Remove contaminated clothing and bag it.
2. Spillage on the skin: Immediately wash affected area with water for several minutes.
3. For chemicals in the eyes, wash the eyes with running water for at least 10 minutes.
Inform safety officer and seek medical treatment.
4. Always report any accidents to the safety officer who may recommend seeking medical advice.

3.4.1 Correct names of chemicals
Usually, the chemical name used in this document is the standard name followed by synonyms.
These names were checked with names in the document "Education Queensland, (Australia), Aspects of  Science management: A
reference manual for Schools" 1997 and the catalogue of Philip Harris, UK.

3.4.2 Quantity of chemical to be used in experiments
1. In this document, "dilute solution" refers to a 2 M solution, or a 10% solution, unless otherwise specified.
2. In this document, "concentrated acid", or any other substance, refers to the concentration supplied by commercial suppliers,
e.g. concentrated hydrochloric acid is 36% w / w, unless otherwise specified.
3. For all experiments, unless otherwise instructed, use either:
3.1 a 5 mL of solution, or
3.2 a test-tube filled to the depth of a finger width, or
3.3 the powder on a little finger nail, or
3.4 a piece of solid chemical the size of half a dried pea, or
3.5 no more than one third of a test-tube of any solution.
4. Do not make gas jars full of gas for demonstration purposes.
Use test-tubes with stoppers to collect gases.

3.4.3 Prepare dilute acids and bases, (Safety instructions)
1. Prepare dilute acids by slowly adding ACID TO WATER.
2. Keep concentrated mineral acids, e.g. hydrochloric sulfuric or nitric acids, in a special container on the floor of a locked cupboard.
Only the teacher or a laboratory assistant may handle concentrated acids or strong bases.
3. Wear safety glasses to protect the eyes when handling concentrated acids.
Students may handle dilute mineral acids and bases, but if they spill them on the skin or in the eyes, wash immediately with plenty of
water.
4. Organic acids are not so dangerous as mineral acids, but phenol, (carbolic acid), and ethanedioic acid-2-water, (oxalic acid), are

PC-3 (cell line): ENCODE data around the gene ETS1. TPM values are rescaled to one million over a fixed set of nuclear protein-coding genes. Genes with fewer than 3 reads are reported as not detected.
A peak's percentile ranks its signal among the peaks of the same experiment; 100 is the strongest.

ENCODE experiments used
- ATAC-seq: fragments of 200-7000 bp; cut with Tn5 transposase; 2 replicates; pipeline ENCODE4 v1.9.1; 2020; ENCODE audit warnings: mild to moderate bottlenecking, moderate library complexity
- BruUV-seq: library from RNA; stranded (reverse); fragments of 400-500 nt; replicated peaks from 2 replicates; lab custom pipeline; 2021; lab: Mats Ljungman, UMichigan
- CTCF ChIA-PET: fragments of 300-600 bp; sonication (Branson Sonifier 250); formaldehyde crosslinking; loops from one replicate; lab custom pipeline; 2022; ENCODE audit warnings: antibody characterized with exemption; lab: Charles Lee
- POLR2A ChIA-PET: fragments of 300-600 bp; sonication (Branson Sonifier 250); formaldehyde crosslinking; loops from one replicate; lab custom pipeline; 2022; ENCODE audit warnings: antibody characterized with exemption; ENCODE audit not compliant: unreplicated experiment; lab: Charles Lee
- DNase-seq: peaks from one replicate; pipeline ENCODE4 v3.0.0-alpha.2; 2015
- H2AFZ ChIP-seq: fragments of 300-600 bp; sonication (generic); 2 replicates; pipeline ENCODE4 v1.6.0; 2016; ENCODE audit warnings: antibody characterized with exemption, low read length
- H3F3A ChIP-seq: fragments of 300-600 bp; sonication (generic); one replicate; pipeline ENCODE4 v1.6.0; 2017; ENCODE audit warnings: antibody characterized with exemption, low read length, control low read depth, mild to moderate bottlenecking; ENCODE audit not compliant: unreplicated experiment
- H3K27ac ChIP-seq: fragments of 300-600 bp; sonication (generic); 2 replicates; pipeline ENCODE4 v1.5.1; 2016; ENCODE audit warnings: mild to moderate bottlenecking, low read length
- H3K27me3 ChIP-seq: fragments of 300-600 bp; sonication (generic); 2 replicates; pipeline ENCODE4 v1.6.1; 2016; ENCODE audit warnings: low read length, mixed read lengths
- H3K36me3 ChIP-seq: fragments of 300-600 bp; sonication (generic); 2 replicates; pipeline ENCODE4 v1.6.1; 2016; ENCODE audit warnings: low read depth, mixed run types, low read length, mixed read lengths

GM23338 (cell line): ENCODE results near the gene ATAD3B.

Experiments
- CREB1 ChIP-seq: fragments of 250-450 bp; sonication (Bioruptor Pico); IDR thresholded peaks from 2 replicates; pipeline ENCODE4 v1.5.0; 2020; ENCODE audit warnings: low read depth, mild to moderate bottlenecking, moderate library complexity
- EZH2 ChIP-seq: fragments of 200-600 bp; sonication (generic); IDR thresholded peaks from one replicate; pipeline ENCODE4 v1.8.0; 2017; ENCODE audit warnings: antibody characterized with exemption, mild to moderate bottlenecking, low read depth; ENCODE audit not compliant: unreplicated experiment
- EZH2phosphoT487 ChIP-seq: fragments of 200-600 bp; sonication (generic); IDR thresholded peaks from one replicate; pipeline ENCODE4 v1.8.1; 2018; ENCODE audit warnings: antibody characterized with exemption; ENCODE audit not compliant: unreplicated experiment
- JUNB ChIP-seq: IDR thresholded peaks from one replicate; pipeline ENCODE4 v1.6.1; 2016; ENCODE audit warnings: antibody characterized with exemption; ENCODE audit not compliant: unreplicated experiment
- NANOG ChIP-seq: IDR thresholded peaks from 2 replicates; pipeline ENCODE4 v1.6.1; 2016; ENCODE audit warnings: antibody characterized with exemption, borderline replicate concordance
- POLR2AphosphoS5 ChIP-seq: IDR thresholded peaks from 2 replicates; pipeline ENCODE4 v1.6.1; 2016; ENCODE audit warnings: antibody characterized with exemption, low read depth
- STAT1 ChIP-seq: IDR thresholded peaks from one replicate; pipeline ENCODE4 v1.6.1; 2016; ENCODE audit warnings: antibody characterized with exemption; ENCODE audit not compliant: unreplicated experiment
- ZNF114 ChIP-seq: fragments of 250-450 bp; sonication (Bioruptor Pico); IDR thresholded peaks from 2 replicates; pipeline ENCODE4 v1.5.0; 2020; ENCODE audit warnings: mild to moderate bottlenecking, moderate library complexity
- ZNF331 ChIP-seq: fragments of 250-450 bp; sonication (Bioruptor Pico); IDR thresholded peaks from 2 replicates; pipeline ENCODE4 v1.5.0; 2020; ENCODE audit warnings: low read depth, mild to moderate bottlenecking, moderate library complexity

toxic.
5. Strong bases, e.g. sodium hydroxide, (caustic soda), and potassium hydroxide, (caustic potash), can cause burns.
6. Weaker bases, e.g. calcium hydroxide, (lime water, slaked lime), can cause burns if they are left in contact with the skin.

3.4.4 Corrosive substances
1. Corrosive substances are those that cause severe skin damage.
How corrosive a substance is depends on the length of time taken for the damage to occur.
2. Splashes to the eyes present a far greater risk of severe injury than splashes to skin.
3. Indicators of corrosiveness
3.1 Highly corrosive substances cause visible severe skin damage at the site of contact in less than three minutes.
3.2 Corrosive substances cause visible severe skin damage at the site of contact in a period of three to sixty minutes.
3.3 Irritating substances cause visible severe skin damage at the site of contact in a period of up to four hours.

3.4.5 Skin contamination
1. The following sequence of procedures should be observed for skin contamination by substances other than phenolics:
Remove contaminated clothing and simultaneously irrigate thoroughly the affected area with water.
Continue drenching for five minutes and then wash the skin gently with a little soap and a lot of water.
Irrigate again with water and cover the affected area with gauze or lint.
2. The following sequence of procedures should be observed for skin contamination by phenolic substances:
Swab off the phenol using swabs soaked in glycerine or vegetable oil.
Discard each swab and continue with a new swab.
Care must be taken to avoid spreading the burn.

3.4.6 Gas or vapour inhalation, EAR, CPR